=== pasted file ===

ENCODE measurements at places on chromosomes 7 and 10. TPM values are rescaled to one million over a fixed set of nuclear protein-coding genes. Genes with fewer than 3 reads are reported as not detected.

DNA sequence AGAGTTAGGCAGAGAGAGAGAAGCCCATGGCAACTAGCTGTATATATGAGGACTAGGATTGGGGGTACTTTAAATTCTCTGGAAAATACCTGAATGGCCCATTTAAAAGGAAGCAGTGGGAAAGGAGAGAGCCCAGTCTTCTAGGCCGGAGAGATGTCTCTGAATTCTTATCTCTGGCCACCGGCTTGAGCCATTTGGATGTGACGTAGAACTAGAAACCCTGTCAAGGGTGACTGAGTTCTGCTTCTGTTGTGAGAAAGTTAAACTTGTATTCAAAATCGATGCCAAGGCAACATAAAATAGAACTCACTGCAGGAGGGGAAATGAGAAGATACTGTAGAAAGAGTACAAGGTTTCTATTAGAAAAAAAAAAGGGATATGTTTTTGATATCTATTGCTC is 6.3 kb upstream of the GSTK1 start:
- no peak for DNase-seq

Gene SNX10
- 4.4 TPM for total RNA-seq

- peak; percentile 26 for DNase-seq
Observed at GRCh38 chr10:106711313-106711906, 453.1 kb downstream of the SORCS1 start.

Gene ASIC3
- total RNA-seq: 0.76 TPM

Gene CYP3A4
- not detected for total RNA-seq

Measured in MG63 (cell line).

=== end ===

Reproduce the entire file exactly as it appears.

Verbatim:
ENCODE measurements at places on chromosomes 7 and 10. TPM values are rescaled to one million over a fixed set of nuclear protein-coding genes. Genes with fewer than 3 reads are reported as not detected.

DNA sequence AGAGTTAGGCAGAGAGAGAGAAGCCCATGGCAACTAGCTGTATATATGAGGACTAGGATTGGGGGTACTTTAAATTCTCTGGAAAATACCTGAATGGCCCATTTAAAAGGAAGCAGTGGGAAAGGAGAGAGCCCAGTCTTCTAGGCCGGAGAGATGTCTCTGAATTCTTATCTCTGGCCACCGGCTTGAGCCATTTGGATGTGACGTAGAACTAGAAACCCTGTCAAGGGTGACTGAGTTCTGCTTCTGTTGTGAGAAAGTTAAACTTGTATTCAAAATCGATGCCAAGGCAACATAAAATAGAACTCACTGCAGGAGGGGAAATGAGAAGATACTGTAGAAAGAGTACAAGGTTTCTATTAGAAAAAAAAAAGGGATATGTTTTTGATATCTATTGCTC is 6.3 kb upstream of the GSTK1 start:
- no peak for DNase-seq

Gene SNX10
- 4.4 TPM for total RNA-seq

- peak; percentile 26 for DNase-seq
Observed at GRCh38 chr10:106711313-106711906, 453.1 kb downstream of the SORCS1 start.

Gene ASIC3
- total RNA-seq: 0.76 TPM

Gene CYP3A4
- not detected for total RNA-seq

Measured in MG63 (cell line).